Summarize and Analyze

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Please find an assigned article for attachment,summarize and analyze, of the assigned article.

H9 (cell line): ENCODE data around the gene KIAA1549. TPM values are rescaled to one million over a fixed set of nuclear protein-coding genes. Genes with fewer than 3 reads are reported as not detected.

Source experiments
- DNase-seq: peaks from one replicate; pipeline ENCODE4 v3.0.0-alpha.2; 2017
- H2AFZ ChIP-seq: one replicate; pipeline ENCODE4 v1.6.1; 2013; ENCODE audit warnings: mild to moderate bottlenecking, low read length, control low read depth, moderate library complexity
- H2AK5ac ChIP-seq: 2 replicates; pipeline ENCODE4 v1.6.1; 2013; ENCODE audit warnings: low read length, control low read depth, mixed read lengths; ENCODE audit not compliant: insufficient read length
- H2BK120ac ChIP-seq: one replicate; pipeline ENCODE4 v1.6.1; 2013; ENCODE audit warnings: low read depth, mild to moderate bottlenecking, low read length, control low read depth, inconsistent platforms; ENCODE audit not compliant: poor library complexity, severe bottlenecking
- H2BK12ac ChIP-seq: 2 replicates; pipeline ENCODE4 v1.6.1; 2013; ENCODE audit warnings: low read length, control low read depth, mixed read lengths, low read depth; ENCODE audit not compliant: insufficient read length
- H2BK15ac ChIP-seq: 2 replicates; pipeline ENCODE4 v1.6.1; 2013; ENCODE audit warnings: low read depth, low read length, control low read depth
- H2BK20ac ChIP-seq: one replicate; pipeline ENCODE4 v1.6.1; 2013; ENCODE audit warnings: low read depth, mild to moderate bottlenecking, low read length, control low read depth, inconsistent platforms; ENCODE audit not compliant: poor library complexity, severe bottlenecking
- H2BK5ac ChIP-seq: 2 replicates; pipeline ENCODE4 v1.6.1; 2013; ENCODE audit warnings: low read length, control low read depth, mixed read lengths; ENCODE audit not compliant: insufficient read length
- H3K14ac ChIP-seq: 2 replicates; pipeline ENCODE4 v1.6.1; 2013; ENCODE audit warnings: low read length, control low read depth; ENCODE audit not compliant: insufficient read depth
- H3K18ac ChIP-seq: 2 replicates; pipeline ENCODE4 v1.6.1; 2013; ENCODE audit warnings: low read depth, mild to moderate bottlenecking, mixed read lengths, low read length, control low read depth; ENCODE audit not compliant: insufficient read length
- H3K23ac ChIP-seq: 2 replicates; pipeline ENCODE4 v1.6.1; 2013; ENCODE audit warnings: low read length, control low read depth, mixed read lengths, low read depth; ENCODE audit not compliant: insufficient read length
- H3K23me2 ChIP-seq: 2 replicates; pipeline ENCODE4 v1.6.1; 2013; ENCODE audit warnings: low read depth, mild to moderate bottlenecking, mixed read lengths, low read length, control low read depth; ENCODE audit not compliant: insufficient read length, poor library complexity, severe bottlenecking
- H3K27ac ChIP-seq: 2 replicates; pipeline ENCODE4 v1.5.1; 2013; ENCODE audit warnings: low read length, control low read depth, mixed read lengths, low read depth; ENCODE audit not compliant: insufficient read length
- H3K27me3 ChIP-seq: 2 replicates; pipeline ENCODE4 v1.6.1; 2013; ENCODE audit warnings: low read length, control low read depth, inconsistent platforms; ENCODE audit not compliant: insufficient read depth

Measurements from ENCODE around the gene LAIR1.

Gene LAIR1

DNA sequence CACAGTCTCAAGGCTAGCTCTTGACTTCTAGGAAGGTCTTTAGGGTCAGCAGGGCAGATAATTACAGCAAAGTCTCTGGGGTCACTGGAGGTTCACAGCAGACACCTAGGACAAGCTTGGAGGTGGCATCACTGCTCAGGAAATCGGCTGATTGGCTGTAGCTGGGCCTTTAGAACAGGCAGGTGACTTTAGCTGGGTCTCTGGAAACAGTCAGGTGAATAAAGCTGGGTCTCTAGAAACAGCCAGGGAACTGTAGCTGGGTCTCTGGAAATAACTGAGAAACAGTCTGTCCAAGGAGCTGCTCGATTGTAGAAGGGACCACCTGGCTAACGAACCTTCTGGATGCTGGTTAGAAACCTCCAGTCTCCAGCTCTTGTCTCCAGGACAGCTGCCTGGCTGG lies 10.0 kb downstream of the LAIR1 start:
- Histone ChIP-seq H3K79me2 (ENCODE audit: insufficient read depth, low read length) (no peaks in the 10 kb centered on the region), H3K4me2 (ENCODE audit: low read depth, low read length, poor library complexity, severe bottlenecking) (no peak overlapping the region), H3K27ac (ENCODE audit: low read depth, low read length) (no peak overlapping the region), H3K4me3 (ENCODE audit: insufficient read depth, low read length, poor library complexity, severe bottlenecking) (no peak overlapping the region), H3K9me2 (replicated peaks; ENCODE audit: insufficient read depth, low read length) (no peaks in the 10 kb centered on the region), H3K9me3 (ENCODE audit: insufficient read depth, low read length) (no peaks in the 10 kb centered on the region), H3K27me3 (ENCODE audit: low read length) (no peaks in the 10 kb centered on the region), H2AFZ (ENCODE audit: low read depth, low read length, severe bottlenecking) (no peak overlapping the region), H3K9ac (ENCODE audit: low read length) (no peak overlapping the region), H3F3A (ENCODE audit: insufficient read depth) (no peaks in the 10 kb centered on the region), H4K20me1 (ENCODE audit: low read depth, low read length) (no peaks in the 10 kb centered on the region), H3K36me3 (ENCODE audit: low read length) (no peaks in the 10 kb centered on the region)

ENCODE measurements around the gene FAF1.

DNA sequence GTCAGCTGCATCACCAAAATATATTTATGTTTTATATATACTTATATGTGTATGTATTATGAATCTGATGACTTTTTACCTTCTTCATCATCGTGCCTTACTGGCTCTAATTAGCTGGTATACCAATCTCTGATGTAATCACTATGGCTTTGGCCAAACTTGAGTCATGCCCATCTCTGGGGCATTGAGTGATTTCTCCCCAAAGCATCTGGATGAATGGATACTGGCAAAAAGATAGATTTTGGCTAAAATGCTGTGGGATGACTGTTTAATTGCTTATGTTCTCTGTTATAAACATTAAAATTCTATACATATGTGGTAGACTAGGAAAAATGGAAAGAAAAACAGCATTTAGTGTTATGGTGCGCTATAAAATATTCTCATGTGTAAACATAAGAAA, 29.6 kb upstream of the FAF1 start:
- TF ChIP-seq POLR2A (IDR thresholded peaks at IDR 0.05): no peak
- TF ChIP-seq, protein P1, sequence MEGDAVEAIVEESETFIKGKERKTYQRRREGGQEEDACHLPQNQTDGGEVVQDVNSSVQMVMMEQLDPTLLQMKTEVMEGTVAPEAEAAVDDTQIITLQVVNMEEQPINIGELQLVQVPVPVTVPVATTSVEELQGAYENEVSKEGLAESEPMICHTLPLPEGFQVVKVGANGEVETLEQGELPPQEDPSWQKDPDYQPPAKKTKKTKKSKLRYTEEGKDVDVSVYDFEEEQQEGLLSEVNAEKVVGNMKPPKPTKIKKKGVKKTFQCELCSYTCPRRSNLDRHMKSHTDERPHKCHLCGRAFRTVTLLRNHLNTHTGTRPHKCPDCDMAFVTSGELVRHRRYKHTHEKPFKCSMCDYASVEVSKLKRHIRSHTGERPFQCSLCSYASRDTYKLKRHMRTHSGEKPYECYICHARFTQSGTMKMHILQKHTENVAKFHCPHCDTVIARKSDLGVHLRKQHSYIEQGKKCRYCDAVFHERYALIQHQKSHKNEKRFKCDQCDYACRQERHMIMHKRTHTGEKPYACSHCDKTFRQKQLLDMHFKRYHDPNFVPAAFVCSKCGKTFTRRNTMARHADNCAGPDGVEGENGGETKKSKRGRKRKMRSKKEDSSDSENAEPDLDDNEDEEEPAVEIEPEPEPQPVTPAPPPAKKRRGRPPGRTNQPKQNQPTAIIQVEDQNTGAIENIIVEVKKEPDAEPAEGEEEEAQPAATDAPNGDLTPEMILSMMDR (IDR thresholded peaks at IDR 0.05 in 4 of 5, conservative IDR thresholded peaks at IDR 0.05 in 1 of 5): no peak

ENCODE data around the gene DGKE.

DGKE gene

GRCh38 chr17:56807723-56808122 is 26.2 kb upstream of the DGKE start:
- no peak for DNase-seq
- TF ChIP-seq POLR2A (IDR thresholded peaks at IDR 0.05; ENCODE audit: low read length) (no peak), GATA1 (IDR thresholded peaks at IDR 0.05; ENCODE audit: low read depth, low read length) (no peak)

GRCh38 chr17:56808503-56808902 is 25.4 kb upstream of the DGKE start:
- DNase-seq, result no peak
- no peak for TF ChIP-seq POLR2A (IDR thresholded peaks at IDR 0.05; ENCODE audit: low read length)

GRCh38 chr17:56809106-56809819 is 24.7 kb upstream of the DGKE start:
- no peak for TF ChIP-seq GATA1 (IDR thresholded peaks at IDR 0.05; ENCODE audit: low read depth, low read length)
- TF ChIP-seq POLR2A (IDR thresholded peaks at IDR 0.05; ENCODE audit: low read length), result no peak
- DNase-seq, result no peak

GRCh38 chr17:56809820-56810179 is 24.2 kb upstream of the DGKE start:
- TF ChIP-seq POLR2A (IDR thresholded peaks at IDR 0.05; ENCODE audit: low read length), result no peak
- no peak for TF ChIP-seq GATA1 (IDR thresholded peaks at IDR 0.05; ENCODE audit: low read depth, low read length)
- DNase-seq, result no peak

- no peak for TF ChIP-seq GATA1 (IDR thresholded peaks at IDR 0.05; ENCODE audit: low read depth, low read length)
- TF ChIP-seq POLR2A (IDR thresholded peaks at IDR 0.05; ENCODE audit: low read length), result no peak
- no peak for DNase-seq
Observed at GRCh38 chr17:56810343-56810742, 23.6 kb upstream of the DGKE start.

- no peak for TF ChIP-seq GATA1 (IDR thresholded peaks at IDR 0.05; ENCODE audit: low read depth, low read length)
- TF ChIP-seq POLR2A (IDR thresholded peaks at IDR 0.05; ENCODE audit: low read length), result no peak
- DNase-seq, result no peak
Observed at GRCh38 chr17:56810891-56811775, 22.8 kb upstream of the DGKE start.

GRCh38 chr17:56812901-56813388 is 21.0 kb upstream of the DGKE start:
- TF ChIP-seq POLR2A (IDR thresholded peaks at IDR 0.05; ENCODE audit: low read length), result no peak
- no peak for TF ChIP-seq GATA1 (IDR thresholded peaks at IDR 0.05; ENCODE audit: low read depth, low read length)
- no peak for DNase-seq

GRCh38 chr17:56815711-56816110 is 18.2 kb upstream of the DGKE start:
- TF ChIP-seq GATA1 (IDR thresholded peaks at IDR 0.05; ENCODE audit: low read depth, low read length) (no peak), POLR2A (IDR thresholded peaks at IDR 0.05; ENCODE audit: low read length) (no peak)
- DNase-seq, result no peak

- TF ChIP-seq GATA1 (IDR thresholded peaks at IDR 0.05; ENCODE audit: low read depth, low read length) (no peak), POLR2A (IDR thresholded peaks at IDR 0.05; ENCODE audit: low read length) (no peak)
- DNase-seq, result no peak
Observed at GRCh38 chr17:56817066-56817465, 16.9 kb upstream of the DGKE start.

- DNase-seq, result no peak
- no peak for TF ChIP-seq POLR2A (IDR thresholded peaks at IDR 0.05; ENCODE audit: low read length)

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Dept Kit Tool Name Dept Name Making Better Investments at the Base of the Pyramid BY TED BYLINE LONDON Making Better Investments at the Base of the Pyramid RAMA WAS A SEAMSTRESS by trade, not an optician. Before she connected with VisionSpring, a venture providing vision care to the poor, she sold hand-sewn clothes and blankets from her home and used her earnings to help support her husband (a farm worker who was often between jobs) and their two children. She took home about $44 a month – not nearly enough to make ends meet. Despite Rama’s outgoing personality and strong work ethic, she was unable to drum up increased demand for her handiwork. Then, several years ago, she was trained to be one of VisionSpring’s “vision entre- 106 Harvard Business Review 1116 May09 London layout.indd 106 | May 2009 | preneurs.” Now she is selling eyeglasses and offering vision screenings in her rural Indian community, consistently earning around $100 a month. Rama’s economic turnaround is featured on the website of VisionSpring, which, like a growing number of ventures doing business with the base of the economic pyramid (BoP), shares success stories to demonstrate its results to funders and other stakeholders. These ventures often use anecdotes to highlight how they’re helping families build houses in Latin America, providing health-related products to children in Caroline Hwang Managers of business ventures that work with the world’s poor need more than financials and feel-good stories to measure success. They need to know exactly who’s benefiting and how. hbr.org 4/3/09 11:43:31 AM Africa, or linking farmers in rural Asia to new markets. Feel-good stories aside, however, it’s been nearly impossible to gauge the efficacy of these ventures. Businesses, nonprofits, and other organizations that deliver products to and purchase goods from the base of the pyramid usually don’t have robust-enough systems to accurately assess how well they’re reaching the people they set out to serve – or they simply look at the wrong measures. They judge their success at alleviating poverty on the basis of tasks completed and milestones achieved – amount of money invested, quantity of products distributed, number of interventions initiated, and so on – rather than on how well their activities translate into changes on the ground. While such metrics are potentially useful indicators, they fail to capture the complete picture of a venture’s impact. Managers of BoP ventures need to take a more holistic, learning-oriented approach to assessing performance – one that factors in dimensions beyond economic well-being. Consider Rama’s situation: Her experience with VisionSpring not only increased her income but also prompted changes within her family. Her husband, who was at first reluctant to support his wife’s work outside the home, decided to join the program once he saw how successful and self-confident Rama had become. Both say their marriage has improved as a result of their working together as a sales team. After several years of field research, I’ve developed a framework to help BoP ventures assess the impact their initiatives are having locally, in the short term and over time. It measures how a venture affects the well-being of its critical constituencies in three important dimensions: their economic situation, their capabilities, and their relationships. Whereas traditional monitoring-andevaluation metrics generally serve to track preestablished milestones and justify past results, this framework can be used as a forward-looking tool. It helps managers identify and enhance the posi- ■ Businesses serving the base of the pyramid (BoP) may have basic data on financial outcomes and milestones achieved and some success stories to share, but they still lack a reliable method for assessing and enhancing their poverty alleviation performance. ■ This framework gives managers a detailed look at the impact a BoP venture has on the economics, capabilities, and relationships of three critical groups: local buyers, local sellers, and local communities. ■ The tool can help managers identify what’s working and what’s not – and can give them a better understanding of how to increase the value the venture is creating for itself, for funding sources, and for the people it has set out to serve. tive effects of a venture’s products and services, understand and mitigate the negative effects, and more clearly articulate current performance and prospects for improvement. With this information in hand, they can create more successful, sustainable business models serving the base of the pyramid. Perhaps most important, the framework can amplify for a venture’s management team the voices of those living in poverty. You Are What You Measure In some ways, the anecdotes about thriving entrepreneurs and other positive outcomes that many ventures tell are akin to the tall tales told by corporations that manipulated their economic returns to present better financial results. That is, by reporting mostly upbeat results, the venture managers fail to present the full range of promises and perils that their activities generate. On the upside, for example, a venture might help local entrepreneurs not only add to their income but also develop new skills and relationships. On the downside, it might promote ineffective or so- hbr.org 1116 May09 London layout.indd 107 cially inappropriate products, or prompt people to overuse or mistreat community assets, such as arable land or fishing waters. The bottom line: The supporting development agencies, potential funders, and other critical stakeholders of BoP ventures – and even their own managers – usually aren’t getting the whole story. The Base of the Pyramid Impact Assessment Framework keeps the whole story in mind. Over the past three years, I’ve implemented and refined this framework with partners in corporate, nonprofit, and development sectors in Africa, Asia, and Latin America. It provides a comprehensive process for collecting and analyzing information about the “who” as well as the “how.” (See the exhibit “Getting the Complete Picture.”) Who is being affected? Any BoP venture potentially affects three groups of local stakeholders: sellers, buyers, and the communities in which it operates. Some ventures use local distributors (sellers) to offer products or services to local consumers (buyers). An example is the Mexican company CEMEX’s Patrimonio Hoy initiative, which provides home-building materials to low-income families in Latin America. Other ventures, such as ITC’s e-Choupal agricultural initiative in India, rely on local agents (buyers) to act as intermediaries between BoP producers (sellers) and the venture. How are they being affected? It obviously makes sense to focus on an individual or a community’s economic wellbeing (gains or losses in income, assets and liabilities, and so on) when evaluating the effects of a venture. Consumers may get cheaper prices and greater access to needed products and services; producers may enjoy expanded markets and higher productivity; and communities may see a rise in the number of jobs available and companies interested in serving their needs. On the flip side, however, an entrepreneur who decides to invest his own hard-earned capital in a new business may open up himself and his family to unanticipated shocks, such IDEA IN BRIEF | May 2009 | Harvard Business Review 107 4/3/09 11:43:39 AM Tool Kit Making Better Investments at the Base of the Pyramid Getting the Complete Picture The Base of the Pyramid Impact Assessment Framework offers managers of ventures serving the poor a systematic process for measuring – and enhancing – the effects their activities are having on the ground. It involves examining the positive and negative impact those activities have on the well-being of three constituencies: sellers (local distributors or producers), buyers (local consumers or agents), and communities. As a starting point, managers can consider the potential changes listed below, though each organization may have its own unique effects. Sellers and Buyers Community POTENTIAL CHANGES IN ECONOMICS Income and income stability Incomes of existing businesses as a result of competition Debt levels; access to credit Productivity (buyers) Number/type of new businesses serving the community Product pricing, availability, and choice (buyers) Jobs and economic opportunities Infrastructure Prices received for products and services (sellers) Opportunity costs of not pursuing other livelihoods Vulnerability to economic or household shocks POTENTIAL CHANGES IN CAPABILITIES Skills and knowledge through training and education Access to free information and educational opportunities Health and morbidity as a result of involvement with venture or use of product or service Perceptions about and awareness of opportunities (such as health care and education) Self-esteem, self-efficacy, and contentment Sense of dignity and respect Collective aspirations and goals Aspirations and goals POTENTIAL CHANGES IN RELATIONSHIPS Access to individuals and networks Relationship with government and other institutions Dependence on intermediaries and partner organizations Gender equity, or views about castes, races, or religions Reputation, levels of trust, and respect Social cohesion Household roles and relationships Values regarding traditional customs, consumption, and consumerism Community roles and relationships Social status 108 Harvard Business Review 1116 May09 London layout.indd 108 Relationship with natural environment (ecosystems, land and water quality) | May 2009 | as those generated by health- or croprelated crises. Even when local entrepreneurs do succeed, their actions can still negatively affect the community’s economic well-being – for instance, when indigenous businesses suffer because of increased competition. Ventures focused on the base of the pyramid also affect local capabilities – the skills, health, and confidence individuals and communities need to help themselves and influence the world around them. These capabilities include access to intellectual resources, such as training and education; physical resources, such as clean water and quality medical care; and psychological resources, such as opportunities to influence self-esteem, contentment, and aspirations. BoP-focused initiatives also shape the relationships of their stakeholders. Indeed, social exclusion and geographic isolation are often components of poverty. BoP ventures can help individuals and communities develop new partnerships and access new networks. They can give individuals and communities a greater voice, which can increase responsiveness and service from the public sector. But they can also encourage greater use of natural resources, damaging the relationship the community has with its local ecosystems. Additionally, these ventures can prompt people to reconsider their views about gender, ethnicity, and culture. If local women play an important role in the venture, for instance, their status in the family or community may rise. Conversely, ventures serving the base of the pyramid can sometimes significantly disrupt traditional family norms and community perceptions about social structure – and, particularly in the case of gender issues, breed not only discontent but even verbal and physical abuse. Taking It All In Implementing the impact assessment tool is a two-stage process. Established ventures, as well as those still in the design phase, can initially use it to conduct a strategic analysis of how their activities hbr.org 4/3/09 11:43:45 AM can (or will) directly alleviate poverty. Then the venture can use that analysis to develop a set of performance indicators to track the results of initiatives over time, thereby establishing a solid process for continually evaluating what kinds of business models and activities work best and under which conditions. The strategic analysis: understanding the impact. Conducting a strategic analysis does not involve an inordinate amount of data crunching. It does require, however, that the venture’s assessment team rigorously and collaboratively fill in the cells of the framework. This team, comprising central members of the venture plus any important partners, must list all the expected effects of the venture – both positive and negative – on local stakeholders. How will buyers’ personal capabilities be affected – will they be healthier and more self-confident? Will sellers’ incomes become more stable? How will critical relationships in the community change as a result of the venture’s activities? To avoid double counting, teams should log only direct effects in the framework – noting an increase in, say, buyers’ incomes but not how the additional income will or could be spent to improve other aspects of well-being. The team’s ability to fill in all the cells is, of course, contingent upon its ability to listen to and respect the opinions of a variety of stakeholders – field staff, development professionals, academics, and local community members. Those stakeholders should include successful and unsuccessful sellers, happy and disgruntled buyers, aggressive participants in the program and quiet nonparticipants, and pleased and dissatisfied representatives of the community. The team should use a variety of methods to collect data – such as semistructured surveys, focus groups, in-depth discussions, and group forums. Once the assessment team has a detailed understanding of all the venture’s effects, it needs to evaluate each one along two dimensions: its expected magnitude, and the relative likelihood that How will buyers be affected – will they be healthier? Will sellers’ incomes become more stable? initial inventory of 40 pairs of reading glasses of different magnifications and styles, eye-screening materials, marketing resources, and accounting and sales forms. VisionSpring also offers the entrepreneurs several days of training in how to conduct vision screenings, determine the proper power of the glasses needed, when the likelihood that they will happen is relatively small. Of course, the decision about which critical effects to pay attention to first will depend on the context – which is why it’s imperative to consult with the people who face poverty on a daily basis and use their feedback to help set your priorities. hbr.org 1116 May09 London layout.indd 109 The India team of New York–based VisionSpring used the framework to get a better view of its impact. As alluded to earlier, the venture’s microfranchising model helps address the widespread problem of presbyopia, a medical condition most people face as they age, which results in blurry up-close vision. The company recruits “vision entrepreneurs” and gives each a kit – dubbed a “business in a bag” – that contains an it will occur. High-magnitude and highlikelihood outcomes should clearly be considered the most important factors in measuring the venture’s performance, while low-magnitude and low-likelihood outcomes deserve the least amount of management’s attention. The other two categories are less clear-cut, but in general it probably makes sense for venture managers to pay close attention to potentially high-magnitude outcomes even | May 2009 | Harvard Business Review 109 4/3/09 11:43:52 AM Tool Kit Making Better Investments at the Base of the Pyramid One Microfranchisor Takes Inventory VisionSpring, a venture that employs a microfranchising model to provide eyeglasses and vision screening to the base of the pyramid, used the framework to get a fuller and more accurate picture of the effects it was having locally in India. Here’s its assessment of its impact on the well-being of its sellers, buyers, and communities. (Effects are categorized as major or minor on the basis of their expected magnitude and likelihood.) Sellers Buyers (vision entrepreneurs) (local consumers) Communities POTENTIAL CHANGES IN ECONOMICS MAJOR EFFECTS: MAJOR EFFECTS: MINOR EFFECTS: Increased income Income instability (lack of guaranteed income) Opportunity costs of not pursuing alternative livelihoods Consumer surplus (lower prices and greater convenience) Increased productivity Increased income MINOR EFFECTS: Savings used or debt incurred (the cost of the glasses) Increased interest from other businesses in serving the community Drop in existing businesses’ income because of increased competition Fewer apprentices enter certain trades because established artisans regain productivity MINOR EFFECTS: Increased synergy with existing businesses Drop in assets (due to investment in business) POTENTIAL CHANGES IN CAPABILITIES MAJOR EFFECTS: MAJOR EFFECTS: MINOR EFFECTS: Increased communication skills Better management skills If successful, increased self-efficacy and contentment If unsuccessful, decreased self-efficacy and contentment Improved vision health Increased contentment Heightened awareness of eye care Greater sense of dignity and respect Higher aspirations of women in the community MINOR EFFECTS: Treatment for other eye problems through referrals Failure to receive proper diagnosis (eye problems not solved) MINOR EFFECTS: Increased eye-care skills POTENTIAL CHANGES IN RELATIONSHIPS MAJOR EFFECTS: MINOR EFFECTS: MAJOR EFFECTS: Improved role in family Increased access to networks Stress on family relationships Better relationships with community and family (less dependent on others) Improved professional reputation Greater gender equity MINOR EFFECTS: Improved relationships within community Stress on relationships within community 110 Harvard Business Review 1116 May09 London layout.indd 110 | May 2009 | MINOR EFFECTS: Improved caste relations Conflict over gender equity issues make referrals to hospitals if additional eye care is necessary, and manage their inventory. Each entrepreneur is then assigned a cluster of local communities within which to market glasses. The financial information collected from the entrepreneurs – how many pairs of glasses they sold, the earnings they reported, and so on – showed VisionSpring’s management team that the venture was taking hold in the community. But to expand operations and attract the capital necessary to solve a problem that affects hundreds of millions of individuals globally, VisionSpring’s senior leaders knew they would need to develop a more rigorous approach to assessing performance as well as a more robust feedback loop that would help them make better-informed decisions. So, to get beyond anecdotal evidence, they filled in the cells of the framework. (See the exhibit “One Microfranchisor Takes Inventory.”) The group’s strategic analysis provided a much clearer articulation of the value VisionSpring created, in particular for buyers. In one district of Andhra Pradesh, for instance, locally produced weavings and other handicrafts were in high demand. Many of the artisans, though, were aging and could no longer see well enough to do the intricate work required. As a result, their incomes declined. Previously, this had been the accepted nature of this occupation; the older you were, the less productive you became. By providing glasses that improved their near vision, however, VisionSpring allowed these aging artisans to return to a higher level of productivity – and regain their sense of dignity and self-respect. So whereas VisionSpring tended to promote to stakeholders the economic and status gains that its female entrepreneurs were making, the strategic analysis reminded the management team of all the ways that buyers and community members were affected by the venture. The analysis also helped uncover Vis ...